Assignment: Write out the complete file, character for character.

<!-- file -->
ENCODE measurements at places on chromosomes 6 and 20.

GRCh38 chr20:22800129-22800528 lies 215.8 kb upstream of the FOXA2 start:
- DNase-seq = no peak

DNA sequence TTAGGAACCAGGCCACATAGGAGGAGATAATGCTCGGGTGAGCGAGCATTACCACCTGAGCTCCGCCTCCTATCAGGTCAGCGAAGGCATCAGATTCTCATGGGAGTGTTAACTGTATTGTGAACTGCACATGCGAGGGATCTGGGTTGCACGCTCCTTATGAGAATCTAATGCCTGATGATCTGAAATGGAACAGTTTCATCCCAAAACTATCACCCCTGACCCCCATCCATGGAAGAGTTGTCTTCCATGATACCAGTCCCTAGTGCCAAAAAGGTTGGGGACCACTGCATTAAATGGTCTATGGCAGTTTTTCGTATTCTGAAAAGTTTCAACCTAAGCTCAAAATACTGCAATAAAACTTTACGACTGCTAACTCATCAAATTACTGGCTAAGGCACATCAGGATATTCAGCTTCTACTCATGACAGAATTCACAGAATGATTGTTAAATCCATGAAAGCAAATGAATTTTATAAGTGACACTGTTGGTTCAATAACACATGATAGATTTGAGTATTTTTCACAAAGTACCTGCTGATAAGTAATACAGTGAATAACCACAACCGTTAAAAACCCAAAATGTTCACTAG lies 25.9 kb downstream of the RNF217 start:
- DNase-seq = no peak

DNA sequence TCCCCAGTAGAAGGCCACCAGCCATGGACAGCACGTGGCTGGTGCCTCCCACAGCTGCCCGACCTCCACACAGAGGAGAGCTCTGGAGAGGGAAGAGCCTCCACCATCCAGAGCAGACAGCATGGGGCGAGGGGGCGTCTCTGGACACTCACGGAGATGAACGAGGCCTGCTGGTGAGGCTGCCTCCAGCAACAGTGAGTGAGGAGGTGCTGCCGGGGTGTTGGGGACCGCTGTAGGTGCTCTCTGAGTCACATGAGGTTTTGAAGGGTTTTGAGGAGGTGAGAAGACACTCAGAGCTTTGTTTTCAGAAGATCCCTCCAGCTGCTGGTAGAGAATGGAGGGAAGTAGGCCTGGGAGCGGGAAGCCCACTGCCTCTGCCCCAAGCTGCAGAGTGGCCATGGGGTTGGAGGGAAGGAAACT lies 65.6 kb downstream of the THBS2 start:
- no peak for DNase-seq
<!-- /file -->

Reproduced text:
ENCODE measurements at places on chromosomes 6 and 20.

GRCh38 chr20:22800129-22800528 lies 215.8 kb upstream of the FOXA2 start:
- DNase-seq = no peak

DNA sequence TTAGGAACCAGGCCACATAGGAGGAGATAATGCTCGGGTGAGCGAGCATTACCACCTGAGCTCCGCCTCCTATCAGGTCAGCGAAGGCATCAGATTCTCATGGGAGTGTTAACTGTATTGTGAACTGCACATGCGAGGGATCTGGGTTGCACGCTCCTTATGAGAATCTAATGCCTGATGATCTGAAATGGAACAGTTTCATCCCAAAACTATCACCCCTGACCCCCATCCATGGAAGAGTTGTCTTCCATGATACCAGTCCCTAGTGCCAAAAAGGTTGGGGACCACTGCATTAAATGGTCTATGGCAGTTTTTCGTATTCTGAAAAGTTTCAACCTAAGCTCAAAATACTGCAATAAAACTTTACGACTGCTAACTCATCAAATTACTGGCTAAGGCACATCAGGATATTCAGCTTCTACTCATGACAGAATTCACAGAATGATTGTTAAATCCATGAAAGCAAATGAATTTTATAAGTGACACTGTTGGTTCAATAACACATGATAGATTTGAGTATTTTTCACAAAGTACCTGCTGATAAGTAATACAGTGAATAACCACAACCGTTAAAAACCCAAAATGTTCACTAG lies 25.9 kb downstream of the RNF217 start:
- DNase-seq = no peak

DNA sequence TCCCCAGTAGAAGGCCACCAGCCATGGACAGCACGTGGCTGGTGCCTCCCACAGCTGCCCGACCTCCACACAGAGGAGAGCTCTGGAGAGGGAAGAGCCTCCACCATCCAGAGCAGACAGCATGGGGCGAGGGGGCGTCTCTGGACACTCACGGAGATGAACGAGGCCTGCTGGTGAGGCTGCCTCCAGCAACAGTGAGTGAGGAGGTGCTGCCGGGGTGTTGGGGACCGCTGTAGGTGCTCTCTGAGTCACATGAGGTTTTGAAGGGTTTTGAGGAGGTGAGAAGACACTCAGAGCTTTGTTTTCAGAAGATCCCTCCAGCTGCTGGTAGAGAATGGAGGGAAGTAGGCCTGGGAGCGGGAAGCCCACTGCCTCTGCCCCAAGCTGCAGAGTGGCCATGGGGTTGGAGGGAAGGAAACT lies 65.6 kb downstream of the THBS2 start:
- no peak for DNase-seq